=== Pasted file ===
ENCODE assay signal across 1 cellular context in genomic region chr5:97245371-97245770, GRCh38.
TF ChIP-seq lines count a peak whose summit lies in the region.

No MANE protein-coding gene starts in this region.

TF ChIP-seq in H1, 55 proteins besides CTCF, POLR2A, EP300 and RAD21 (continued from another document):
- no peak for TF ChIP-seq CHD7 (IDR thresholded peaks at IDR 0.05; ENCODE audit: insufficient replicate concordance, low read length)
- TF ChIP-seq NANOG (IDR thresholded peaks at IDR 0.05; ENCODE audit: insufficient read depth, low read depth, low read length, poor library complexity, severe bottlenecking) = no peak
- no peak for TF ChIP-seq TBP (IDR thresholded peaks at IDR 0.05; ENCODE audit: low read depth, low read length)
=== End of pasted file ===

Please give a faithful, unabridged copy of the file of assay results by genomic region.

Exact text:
ENCODE assay signal across 1 cellular context in genomic region chr5:97245371-97245770, GRCh38.
TF ChIP-seq lines count a peak whose summit lies in the region.

No MANE protein-coding gene starts in this region.

TF ChIP-seq in H1, 55 proteins besides CTCF, POLR2A, EP300 and RAD21 (continued from another document):
- no peak for TF ChIP-seq CHD7 (IDR thresholded peaks at IDR 0.05; ENCODE audit: insufficient replicate concordance, low read length)
- TF ChIP-seq NANOG (IDR thresholded peaks at IDR 0.05; ENCODE audit: insufficient read depth, low read depth, low read length, poor library complexity, severe bottlenecking) = no peak
- no peak for TF ChIP-seq TBP (IDR thresholded peaks at IDR 0.05; ENCODE audit: low read depth, low read length)